I wrote up multistar. Emailed copies to Hwu and Patt, and a few others. Joined Intel, disclosing multistar, all umpteen pages of it, as the "Intellectual Property Preceding Employment".
And, oh, yes, assigned multistar to an invention company to apply for patents. Using exactly the same disclosure as I provided to Intel. You can see the patent applications at the USPTO website, since they become public a short while after application. Unfortunately, I was not able to work on the the patent applications after I rejoined Intel, since I did not want to risk contaminating them.
At the time, I thought that multistar was more than 10 years ahead of what Intel or AMD would consider building. Time will tell.
By the way: I am quite pissed off by all of the people who say that single-threaded CPU microarchitecture has run into a power wall. Yes, power is hard, and yes, performance does not go up linearly with number of devices. Performance only seems to go up as the square root of the number of devices, so-called Pollack's Law. But performance still goes up. And power need not be linear in the number of devices.
As I am wont to say, the square root of an exponential is still an exponential.
I am slightly pissed off that saying this seems to put me in the camp of single thread OOO microarchitecture bigots. I've been working on multiprocessor and multithreaded microarchitectures for years, again since undergraduate. Sure, I like using them to build SpMT, but I am also quite eager to use them to build mulithread systems. If you have parallel workloads. And I have ideas how to make writing parallel code easier. I like working on exascale supercomputer architectures with millions of processors and billions of threads. I have been a loud advocate of highly parallel GPU-style SIMT Coherent Threaded microarchitectures.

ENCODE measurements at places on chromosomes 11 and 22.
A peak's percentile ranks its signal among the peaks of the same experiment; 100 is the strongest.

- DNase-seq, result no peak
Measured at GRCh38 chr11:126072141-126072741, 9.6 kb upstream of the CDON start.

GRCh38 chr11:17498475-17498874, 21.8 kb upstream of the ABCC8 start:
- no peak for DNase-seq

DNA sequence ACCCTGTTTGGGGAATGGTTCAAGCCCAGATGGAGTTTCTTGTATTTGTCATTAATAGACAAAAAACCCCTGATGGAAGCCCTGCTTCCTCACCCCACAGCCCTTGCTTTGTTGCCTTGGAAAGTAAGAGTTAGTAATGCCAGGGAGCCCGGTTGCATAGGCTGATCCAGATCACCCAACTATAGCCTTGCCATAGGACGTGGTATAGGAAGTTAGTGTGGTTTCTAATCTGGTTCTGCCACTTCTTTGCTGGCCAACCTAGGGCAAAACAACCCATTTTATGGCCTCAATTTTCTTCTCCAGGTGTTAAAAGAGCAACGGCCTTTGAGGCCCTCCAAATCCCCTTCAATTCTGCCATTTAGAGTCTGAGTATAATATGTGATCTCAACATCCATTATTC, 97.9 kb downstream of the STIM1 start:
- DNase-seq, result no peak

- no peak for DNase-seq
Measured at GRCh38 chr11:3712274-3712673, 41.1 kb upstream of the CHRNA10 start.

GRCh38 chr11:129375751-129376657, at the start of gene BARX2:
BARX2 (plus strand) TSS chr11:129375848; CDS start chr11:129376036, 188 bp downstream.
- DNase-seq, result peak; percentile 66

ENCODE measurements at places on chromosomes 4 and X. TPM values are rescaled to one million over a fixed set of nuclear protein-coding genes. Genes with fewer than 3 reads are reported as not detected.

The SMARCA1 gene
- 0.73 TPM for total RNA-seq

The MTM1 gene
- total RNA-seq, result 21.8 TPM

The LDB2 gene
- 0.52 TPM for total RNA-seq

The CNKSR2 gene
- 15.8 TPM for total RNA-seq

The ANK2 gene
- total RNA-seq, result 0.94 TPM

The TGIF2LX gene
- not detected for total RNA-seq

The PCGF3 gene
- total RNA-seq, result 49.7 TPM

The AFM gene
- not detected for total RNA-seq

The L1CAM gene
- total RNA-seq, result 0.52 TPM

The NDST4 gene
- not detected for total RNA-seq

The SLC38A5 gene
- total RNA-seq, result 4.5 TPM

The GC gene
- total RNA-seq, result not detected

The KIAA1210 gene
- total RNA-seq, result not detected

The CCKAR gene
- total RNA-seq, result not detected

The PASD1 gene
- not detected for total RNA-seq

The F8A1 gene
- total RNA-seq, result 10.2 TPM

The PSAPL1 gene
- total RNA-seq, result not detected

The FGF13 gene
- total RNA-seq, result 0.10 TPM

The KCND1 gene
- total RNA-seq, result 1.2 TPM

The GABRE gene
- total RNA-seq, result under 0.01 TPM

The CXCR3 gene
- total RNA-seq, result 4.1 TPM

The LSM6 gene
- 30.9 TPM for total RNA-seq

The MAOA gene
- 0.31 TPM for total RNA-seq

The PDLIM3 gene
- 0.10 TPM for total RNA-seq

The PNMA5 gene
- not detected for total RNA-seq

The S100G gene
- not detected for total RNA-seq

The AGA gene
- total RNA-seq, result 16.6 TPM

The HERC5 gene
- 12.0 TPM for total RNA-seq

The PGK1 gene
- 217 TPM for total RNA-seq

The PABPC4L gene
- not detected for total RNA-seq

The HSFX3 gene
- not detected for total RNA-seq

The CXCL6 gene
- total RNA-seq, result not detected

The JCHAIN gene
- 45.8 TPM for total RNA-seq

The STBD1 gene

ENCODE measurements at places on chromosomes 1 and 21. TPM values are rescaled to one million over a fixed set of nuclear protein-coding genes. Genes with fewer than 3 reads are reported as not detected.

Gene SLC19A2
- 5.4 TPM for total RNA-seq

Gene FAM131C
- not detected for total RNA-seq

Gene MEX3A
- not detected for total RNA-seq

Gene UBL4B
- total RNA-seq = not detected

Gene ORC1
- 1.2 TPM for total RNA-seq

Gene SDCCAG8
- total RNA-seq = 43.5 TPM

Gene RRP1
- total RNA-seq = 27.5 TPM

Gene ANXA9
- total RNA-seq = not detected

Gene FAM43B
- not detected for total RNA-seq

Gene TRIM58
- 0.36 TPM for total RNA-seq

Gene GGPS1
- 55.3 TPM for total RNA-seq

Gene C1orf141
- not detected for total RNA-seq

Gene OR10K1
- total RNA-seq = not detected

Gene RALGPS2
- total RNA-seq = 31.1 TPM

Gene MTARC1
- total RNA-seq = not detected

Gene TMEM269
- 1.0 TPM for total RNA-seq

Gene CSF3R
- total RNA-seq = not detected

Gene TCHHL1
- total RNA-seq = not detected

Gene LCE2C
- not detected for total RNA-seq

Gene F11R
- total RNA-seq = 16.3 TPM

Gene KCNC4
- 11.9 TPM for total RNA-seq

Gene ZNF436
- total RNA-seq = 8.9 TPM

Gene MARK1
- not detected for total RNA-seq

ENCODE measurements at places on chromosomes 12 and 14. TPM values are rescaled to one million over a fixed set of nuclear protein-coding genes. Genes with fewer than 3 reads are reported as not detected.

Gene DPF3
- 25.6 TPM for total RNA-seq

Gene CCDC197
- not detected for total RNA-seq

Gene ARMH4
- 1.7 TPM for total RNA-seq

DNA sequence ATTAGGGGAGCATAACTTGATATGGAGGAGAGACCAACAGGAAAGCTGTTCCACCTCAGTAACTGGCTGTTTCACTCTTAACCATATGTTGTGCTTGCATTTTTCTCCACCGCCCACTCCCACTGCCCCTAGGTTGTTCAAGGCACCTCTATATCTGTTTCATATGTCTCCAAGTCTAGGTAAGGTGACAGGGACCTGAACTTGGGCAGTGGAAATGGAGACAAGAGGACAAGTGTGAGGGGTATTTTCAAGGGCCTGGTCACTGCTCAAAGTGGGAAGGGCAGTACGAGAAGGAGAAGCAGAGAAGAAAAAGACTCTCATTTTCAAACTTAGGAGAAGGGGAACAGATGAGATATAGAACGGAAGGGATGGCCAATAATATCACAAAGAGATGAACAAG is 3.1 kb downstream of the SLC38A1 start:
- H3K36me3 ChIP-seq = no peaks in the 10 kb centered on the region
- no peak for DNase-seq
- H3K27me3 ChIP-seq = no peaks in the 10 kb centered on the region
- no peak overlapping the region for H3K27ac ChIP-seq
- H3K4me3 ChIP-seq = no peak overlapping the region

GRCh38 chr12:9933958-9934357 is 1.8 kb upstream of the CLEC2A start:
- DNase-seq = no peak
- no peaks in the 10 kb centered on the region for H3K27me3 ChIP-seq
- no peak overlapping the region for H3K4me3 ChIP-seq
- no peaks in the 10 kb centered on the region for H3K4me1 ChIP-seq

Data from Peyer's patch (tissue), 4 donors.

I am NOT just a single thread OOO bigot. I know how to make BOTH single threads and multiple threads run faster.
Single thread OOO microarchitecture ran into the power wall because Willamette was a stupid microarchitecture. Emphasizing high frequency because it was a marketing gimmick, and because the Willamette microarchitects were not confident about how to build more advanced OOO. Single thread OOO microarchitecture ran into the power wall because the guys building Nhm were weaned on Willamette. And because Intel and AMD became reluctant to do anything that was not incremental.
Willamette had some good ideas. Even replay, the cause of so much instability, can be used effectively, e.g. with transitive cancellation to prevent replay tornadoes. But Willamette gave them such a bad reputation that ideas like replay may not be looked at again for 10 years. (It's already been almost five.)
Actually, multistar is really quite incremental. It applies a well known technique, multiple layers, to several microarchitecture datastructures. Working out the details of how to do so is not necessarily obvious.
Multistar was one of the best ways I knew of the build large OOO machines in 2004, building on ideas in the public domain, plus a few weeks of new ideas. It isn't even the best way I know how, although it does have some ideas that were new at the time.
Of course, my ideas continue to evolve.